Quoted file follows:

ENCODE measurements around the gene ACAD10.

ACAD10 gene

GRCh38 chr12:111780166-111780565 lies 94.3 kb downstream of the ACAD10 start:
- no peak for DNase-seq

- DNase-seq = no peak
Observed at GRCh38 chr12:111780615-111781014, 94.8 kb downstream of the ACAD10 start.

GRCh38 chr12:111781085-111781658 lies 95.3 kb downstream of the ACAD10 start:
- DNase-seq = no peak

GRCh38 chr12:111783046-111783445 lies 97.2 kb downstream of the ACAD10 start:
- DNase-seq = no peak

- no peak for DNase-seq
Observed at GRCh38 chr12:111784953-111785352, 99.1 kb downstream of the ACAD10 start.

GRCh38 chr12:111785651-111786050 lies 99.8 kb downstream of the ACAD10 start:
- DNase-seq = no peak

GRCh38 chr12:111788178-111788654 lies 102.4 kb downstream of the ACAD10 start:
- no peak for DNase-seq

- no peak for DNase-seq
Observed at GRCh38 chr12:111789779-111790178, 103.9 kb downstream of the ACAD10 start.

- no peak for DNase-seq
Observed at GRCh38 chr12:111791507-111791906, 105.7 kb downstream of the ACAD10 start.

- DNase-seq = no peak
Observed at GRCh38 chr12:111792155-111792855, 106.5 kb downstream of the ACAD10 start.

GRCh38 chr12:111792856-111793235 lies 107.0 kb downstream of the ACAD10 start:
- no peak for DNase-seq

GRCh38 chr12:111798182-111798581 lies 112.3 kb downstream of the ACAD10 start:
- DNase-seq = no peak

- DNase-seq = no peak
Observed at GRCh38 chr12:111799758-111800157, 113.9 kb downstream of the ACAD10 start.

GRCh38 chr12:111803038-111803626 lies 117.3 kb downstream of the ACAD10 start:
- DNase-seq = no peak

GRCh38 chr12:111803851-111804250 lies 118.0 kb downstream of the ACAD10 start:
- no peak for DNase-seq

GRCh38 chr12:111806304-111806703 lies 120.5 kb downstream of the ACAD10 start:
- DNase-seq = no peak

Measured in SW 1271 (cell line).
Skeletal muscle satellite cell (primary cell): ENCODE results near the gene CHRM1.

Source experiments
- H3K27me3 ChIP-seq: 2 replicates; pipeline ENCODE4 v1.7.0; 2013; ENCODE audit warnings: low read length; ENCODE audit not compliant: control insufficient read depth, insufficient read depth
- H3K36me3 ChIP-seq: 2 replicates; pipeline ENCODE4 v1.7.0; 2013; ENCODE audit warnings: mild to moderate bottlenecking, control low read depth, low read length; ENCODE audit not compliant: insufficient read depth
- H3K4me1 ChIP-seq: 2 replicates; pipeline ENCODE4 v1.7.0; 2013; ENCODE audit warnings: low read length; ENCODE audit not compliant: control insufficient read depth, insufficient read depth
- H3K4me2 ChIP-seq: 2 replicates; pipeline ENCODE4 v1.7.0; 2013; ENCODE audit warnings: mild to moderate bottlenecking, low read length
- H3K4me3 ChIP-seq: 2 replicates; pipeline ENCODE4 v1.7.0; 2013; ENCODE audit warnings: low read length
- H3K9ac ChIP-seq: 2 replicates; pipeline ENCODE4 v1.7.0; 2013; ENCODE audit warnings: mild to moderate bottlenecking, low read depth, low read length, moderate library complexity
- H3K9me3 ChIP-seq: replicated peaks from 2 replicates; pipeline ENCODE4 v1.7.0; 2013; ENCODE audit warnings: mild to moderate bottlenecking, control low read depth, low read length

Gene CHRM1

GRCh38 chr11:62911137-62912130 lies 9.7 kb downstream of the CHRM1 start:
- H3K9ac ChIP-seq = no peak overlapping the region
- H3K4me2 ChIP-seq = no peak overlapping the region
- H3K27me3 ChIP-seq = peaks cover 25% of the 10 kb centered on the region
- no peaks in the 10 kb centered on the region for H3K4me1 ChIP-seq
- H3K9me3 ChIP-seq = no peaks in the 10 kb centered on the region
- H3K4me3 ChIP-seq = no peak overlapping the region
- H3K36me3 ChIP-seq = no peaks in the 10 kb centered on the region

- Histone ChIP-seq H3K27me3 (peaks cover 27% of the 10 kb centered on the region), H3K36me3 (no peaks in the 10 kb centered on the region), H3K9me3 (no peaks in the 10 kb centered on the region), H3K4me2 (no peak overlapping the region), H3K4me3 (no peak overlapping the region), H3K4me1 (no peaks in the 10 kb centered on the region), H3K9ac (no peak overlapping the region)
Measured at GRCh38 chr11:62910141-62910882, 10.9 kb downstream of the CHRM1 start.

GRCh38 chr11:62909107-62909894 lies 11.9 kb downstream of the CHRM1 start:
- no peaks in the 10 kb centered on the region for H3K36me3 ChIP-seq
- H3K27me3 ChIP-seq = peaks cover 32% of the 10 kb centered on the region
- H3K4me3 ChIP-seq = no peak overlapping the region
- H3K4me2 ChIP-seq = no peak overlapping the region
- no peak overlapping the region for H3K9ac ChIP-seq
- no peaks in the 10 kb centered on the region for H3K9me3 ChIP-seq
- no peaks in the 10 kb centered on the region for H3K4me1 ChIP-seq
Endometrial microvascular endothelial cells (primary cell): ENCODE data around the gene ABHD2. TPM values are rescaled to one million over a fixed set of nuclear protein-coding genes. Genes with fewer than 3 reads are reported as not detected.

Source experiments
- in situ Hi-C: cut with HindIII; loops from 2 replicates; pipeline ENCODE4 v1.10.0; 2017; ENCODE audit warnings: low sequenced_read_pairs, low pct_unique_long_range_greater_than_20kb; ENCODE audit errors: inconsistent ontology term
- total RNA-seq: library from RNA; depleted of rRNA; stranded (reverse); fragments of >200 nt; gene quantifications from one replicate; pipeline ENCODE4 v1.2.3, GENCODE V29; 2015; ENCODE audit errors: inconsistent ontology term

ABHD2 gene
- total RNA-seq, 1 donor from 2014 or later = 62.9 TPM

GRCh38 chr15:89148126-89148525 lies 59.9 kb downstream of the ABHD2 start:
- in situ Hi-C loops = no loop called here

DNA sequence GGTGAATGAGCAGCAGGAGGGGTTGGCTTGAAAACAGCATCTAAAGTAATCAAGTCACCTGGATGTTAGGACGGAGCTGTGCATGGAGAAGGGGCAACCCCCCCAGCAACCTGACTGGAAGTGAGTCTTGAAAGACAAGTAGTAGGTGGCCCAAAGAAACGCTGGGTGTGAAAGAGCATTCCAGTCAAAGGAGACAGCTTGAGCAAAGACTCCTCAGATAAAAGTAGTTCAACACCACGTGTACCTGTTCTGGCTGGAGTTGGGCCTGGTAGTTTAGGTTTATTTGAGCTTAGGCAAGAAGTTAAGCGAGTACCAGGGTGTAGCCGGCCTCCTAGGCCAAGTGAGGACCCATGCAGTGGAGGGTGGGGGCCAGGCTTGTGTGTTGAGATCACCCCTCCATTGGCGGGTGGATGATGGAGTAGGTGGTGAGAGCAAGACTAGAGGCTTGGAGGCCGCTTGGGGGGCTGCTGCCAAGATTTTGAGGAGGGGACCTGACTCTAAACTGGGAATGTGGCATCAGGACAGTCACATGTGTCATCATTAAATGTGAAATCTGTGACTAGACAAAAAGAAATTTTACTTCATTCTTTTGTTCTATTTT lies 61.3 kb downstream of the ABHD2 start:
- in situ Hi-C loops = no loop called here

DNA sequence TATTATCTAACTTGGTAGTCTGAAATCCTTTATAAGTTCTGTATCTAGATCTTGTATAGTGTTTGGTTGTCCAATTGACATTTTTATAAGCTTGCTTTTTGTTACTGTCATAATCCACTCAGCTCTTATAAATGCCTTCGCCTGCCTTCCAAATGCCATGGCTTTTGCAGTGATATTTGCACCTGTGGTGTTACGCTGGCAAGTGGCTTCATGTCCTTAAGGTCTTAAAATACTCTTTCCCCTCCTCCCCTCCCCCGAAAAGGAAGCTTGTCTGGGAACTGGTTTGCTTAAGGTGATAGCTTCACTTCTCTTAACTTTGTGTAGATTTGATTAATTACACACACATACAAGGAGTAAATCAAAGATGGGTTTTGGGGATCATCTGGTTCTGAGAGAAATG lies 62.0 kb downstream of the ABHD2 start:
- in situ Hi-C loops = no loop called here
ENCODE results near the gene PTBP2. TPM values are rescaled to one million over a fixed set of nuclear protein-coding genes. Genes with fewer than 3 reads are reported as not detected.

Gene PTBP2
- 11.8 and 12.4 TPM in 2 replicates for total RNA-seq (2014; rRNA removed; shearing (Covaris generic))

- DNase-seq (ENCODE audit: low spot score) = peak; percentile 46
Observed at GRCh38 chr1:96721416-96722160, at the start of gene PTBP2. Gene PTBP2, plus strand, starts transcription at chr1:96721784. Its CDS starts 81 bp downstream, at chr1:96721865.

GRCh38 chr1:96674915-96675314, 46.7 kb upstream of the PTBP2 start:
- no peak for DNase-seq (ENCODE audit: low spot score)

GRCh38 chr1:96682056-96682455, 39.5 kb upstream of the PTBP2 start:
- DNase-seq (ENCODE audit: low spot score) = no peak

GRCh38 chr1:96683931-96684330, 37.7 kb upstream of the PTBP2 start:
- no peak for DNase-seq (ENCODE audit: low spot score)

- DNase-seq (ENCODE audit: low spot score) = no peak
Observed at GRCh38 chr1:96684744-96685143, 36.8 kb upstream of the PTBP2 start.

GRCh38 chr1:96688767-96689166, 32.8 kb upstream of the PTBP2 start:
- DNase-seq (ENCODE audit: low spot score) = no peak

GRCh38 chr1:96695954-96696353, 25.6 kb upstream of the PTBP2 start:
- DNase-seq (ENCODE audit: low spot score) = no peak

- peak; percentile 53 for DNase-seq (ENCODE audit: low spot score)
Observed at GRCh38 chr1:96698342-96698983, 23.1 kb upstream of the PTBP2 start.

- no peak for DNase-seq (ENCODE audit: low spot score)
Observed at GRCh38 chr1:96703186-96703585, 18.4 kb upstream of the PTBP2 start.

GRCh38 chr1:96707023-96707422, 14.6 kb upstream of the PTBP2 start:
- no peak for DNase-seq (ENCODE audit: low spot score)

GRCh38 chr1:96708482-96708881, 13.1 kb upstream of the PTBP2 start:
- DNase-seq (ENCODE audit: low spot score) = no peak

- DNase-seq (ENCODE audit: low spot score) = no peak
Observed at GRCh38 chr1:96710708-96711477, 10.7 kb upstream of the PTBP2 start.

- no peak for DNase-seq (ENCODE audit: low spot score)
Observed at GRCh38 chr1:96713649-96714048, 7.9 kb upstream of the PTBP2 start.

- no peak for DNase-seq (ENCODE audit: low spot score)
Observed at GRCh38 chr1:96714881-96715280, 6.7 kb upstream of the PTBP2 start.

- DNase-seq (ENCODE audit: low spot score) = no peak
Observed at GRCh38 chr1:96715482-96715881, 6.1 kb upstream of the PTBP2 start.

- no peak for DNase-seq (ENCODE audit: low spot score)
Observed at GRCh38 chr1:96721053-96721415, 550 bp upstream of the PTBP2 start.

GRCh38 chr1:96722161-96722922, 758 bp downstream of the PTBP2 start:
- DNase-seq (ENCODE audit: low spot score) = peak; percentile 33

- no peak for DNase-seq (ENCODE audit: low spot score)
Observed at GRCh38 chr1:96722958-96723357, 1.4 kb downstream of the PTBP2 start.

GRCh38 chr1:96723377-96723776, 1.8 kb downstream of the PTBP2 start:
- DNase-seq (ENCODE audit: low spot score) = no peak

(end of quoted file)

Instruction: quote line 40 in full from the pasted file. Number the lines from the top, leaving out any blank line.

- H3K4me1 ChIP-seq: 2 replicates; pipeline ENCODE4 v1.7.0; 2013; ENCODE audit warnings: low read length; ENCODE audit not compliant: control insufficient read depth, insufficient read depth